"AT 15, I won best actor in the state of Texas in the one-act play contest for 'The Trojan Women.' I played Talthybius -- I think I won because I was eye candy: I came out in a short skirt with armor, with a dead baby on my shield. You know the story? Talthybius is a Greek warrior -- he's not there to kill women and children -- but it's his job to throw this baby off the tower. And I still can remember the line that won me the award: 'I am not the man to do this. Some other without pity, not I, ashamed to be the herald of messages such as this.' "
The effect is mesmerizing -- not just the latent emotion still coiled in a monologue learned 40 years ago, but because it emanates from a tall, balding (OK, bald), vaguely bird-like man whom the film industry has conspired to make seem as ridiculous as he is invisible.
Stephen Tobolowsky, character actor -- he's forever dragging that epithet "character actor" behind his name like Jacob Marley's chains or Richard III's distended hump -- has appeared in roughly 175 screen and television roles since the mid-'80s, but you would be hard-pressed to name more than a handful of them. Not because he's not memorable -- he's often the most striking thing on display -- but rather, because in a celebrity-saturated culture driven by a ferocious publicity apparatus, where we know the minutest details of Tom Cruise's nuptials or Brangelina's baby, attention is rarely accorded the myriad working actors who provide continuity to the movies.
For The Record
Los Angeles Times Monday June 26, 2006 Home Edition Main News Part A Page 2 National Desk 2 inches; 19 words Type of Material: Correction
Actor's name: The last name of actor Stephen Tobolowsky was misspelled as Tobolowski in a headline in Sunday's Calendar.
Yet think back on any era, the '70s, say, and it's rarely the stars that come to define it -- Jane Fonda, Burt Reynolds, Barbra Streisand -- so much as the characters or contract players -- John Cazale, Warren Oates, Harry Dean Stanton. They are the glue and cement that connect background to foreground, one film to another and each generation to the next.
In Tobolowsky's case, you may remember him as Ned Ryerson, the insurance agent in "Groundhog Day" who embodies Sartre's notion that "hell is other people." Or guileless Sammy Jankis in "Memento." Or the head of the Ku Klux Klan in "Mississippi Burning." Or for a different demographic, perhaps as Mr. Bates in "Freaky Friday" or Happy Chapman in "The Garfield Movie." Most recently, his talents were on display as "the government man" in the second season of "Deadwood." And yet whether playing goofy comedy or searing drama, he has mastered the character actor's metier of sinking into the tapestry -- an affable, movable prop.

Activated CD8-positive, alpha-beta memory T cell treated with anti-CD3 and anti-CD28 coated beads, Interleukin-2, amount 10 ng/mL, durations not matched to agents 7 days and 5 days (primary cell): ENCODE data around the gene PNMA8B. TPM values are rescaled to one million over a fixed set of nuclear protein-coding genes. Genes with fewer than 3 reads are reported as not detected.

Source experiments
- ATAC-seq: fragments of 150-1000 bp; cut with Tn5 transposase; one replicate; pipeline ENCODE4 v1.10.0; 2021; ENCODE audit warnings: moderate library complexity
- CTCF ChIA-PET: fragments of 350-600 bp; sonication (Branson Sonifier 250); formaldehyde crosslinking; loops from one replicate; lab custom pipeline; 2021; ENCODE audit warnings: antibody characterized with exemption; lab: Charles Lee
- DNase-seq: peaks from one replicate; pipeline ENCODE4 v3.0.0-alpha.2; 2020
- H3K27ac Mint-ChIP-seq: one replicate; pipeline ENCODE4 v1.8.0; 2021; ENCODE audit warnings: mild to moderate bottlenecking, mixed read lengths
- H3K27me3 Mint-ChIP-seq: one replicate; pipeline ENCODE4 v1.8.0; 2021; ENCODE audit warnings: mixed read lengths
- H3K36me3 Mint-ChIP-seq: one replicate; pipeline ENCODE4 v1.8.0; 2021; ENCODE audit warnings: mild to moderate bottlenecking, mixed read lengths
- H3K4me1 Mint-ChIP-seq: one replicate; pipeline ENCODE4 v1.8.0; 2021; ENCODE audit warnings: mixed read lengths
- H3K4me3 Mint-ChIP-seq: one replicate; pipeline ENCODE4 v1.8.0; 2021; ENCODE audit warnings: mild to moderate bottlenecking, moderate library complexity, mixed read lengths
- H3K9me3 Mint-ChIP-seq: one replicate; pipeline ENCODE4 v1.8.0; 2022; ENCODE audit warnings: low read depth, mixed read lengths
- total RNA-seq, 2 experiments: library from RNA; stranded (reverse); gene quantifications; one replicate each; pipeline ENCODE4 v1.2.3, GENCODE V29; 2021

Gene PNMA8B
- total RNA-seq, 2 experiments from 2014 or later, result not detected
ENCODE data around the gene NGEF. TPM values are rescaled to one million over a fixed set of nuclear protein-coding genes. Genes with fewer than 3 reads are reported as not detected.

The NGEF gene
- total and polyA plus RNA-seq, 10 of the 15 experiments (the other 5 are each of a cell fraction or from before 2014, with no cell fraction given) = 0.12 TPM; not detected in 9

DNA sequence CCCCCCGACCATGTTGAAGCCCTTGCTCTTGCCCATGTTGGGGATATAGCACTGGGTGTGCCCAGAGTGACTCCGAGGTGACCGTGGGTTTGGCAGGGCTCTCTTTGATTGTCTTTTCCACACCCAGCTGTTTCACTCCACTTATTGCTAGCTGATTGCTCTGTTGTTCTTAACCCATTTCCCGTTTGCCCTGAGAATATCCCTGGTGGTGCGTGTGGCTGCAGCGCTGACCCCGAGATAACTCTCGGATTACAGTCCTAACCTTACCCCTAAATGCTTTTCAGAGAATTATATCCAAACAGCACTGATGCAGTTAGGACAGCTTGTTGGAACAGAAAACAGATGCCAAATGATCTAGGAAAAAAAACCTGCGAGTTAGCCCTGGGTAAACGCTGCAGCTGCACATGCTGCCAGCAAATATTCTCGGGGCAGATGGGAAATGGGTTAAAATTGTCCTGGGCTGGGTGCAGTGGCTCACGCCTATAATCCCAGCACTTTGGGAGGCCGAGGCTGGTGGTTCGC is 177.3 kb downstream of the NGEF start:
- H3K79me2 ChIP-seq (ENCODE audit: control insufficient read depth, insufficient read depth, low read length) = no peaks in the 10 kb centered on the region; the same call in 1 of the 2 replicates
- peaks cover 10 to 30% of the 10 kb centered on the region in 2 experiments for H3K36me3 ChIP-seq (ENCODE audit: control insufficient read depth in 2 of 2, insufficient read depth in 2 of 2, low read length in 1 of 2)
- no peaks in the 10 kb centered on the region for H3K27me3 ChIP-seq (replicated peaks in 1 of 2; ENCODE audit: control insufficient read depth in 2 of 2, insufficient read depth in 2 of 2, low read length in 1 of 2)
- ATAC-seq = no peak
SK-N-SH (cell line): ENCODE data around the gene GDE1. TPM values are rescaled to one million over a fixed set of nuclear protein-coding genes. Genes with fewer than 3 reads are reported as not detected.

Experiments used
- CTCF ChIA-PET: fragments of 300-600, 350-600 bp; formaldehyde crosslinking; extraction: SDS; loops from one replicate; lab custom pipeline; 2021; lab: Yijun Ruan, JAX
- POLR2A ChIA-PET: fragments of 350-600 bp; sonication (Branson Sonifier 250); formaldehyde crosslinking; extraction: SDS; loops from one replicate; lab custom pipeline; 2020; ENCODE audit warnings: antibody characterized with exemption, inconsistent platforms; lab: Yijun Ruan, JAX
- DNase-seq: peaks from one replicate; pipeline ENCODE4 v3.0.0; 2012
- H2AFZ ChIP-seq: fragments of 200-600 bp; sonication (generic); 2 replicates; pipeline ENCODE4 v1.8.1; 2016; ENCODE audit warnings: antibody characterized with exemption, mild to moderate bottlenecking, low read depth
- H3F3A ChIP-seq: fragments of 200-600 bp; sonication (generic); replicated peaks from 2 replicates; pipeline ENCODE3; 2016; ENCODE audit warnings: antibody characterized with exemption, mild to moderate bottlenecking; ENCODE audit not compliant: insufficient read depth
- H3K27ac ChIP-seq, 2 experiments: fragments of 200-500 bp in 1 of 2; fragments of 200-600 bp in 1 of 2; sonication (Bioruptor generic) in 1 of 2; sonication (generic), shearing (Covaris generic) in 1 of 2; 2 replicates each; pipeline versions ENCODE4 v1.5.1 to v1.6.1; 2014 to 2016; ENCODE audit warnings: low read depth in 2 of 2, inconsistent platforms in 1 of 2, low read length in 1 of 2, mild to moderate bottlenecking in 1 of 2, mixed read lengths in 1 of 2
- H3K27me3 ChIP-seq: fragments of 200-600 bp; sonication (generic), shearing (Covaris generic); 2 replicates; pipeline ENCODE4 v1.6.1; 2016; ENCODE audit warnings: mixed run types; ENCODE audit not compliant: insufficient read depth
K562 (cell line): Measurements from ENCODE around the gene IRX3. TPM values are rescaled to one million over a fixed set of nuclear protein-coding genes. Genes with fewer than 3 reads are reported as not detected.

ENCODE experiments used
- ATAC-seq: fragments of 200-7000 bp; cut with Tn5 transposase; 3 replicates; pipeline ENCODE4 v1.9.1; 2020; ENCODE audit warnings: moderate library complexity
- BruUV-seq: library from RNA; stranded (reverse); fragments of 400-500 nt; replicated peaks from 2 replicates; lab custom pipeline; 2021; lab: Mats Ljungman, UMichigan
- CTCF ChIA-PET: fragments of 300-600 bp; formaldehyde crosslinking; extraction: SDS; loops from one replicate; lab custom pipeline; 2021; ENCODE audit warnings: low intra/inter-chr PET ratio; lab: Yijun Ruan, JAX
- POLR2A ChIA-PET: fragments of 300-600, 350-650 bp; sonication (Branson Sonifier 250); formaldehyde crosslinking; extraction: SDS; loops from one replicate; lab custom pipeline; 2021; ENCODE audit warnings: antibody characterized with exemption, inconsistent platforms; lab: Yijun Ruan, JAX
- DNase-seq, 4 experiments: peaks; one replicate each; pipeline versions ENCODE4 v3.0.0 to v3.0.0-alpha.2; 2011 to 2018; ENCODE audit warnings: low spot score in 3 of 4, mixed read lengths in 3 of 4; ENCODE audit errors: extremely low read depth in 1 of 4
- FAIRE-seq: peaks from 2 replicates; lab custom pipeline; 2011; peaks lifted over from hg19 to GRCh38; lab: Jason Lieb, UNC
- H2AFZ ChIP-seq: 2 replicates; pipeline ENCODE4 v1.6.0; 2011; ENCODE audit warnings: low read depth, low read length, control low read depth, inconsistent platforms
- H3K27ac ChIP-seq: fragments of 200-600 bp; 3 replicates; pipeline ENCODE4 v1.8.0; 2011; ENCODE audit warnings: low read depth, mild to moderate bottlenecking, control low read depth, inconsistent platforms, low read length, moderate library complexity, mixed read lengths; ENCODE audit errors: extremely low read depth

The reason he is reciting Euripides in the garden of the Studio City home he shares with his wife, actress Ann Hearn, demonstrating his actor's prowess in such an unalloyed fashion, is not to show off but rather as the punch line to a story.
It is this secondary skill as a consummate storyteller that seems to underlie everything he does -- from playwright and screenwriter to much-sought-after improv teacher to part-time psychic. And why not, when it's quite possible that the lost art of storytelling -- at least until "This American Life" -- may have been kept alive all these years in the form of talk show anecdotes, the actor's staple.
Now with the DVD release of "Stephen Tobolowsky's Birthday Party," a feature-length collection of Tobolowsky's favorite anecdotes told to friends and family on the occasion of his 53rd birthday two years ago -- which, after a year on the festival circuit, he recently celebrated with a Hollywood-style release party at club du jour Aqua in Beverly Hills on May 30, his birthday -- Tobolowsky has finally gotten what his career has failed to provide him: His first starring role.
"My daughter was in "Deadwood" -- she plays Tess, one of my hookers. There was a scene with Stephen where he's in a bubble bath, and she was there tending to him or whatever, and I walk in on them and say, 'Go ahead ... and let's get out of here.' The last time he'd seen my daughter was in the hospital, the night she was born."
-- Powers Boothe, actor, "Deadwood," among others
Tobolowsky was born in Texas in 1951 in Oak Cliff, a section of Dallas, the son of a Jewish doctor in a town where Jews were in short supply (the nearest synagogue was 22 miles away). His aunt, Hermine Tobolowsky, was a (frequently vilified) activist lawyer who was known as the mother of the Texas Equal Rights Amendment, and an uncle, Edwin Tobolowsky, produced films for Dallas-based no-budget horror legend Larry Buchanan, which he learned only long after he had moved to Los Angeles. (Disclosure: Buchanan was my uncle.) In fact, perhaps the only demographic more underrepresented in pre-Kennedy assassination Texas was actors -- a calling that Tobolowsky heard early.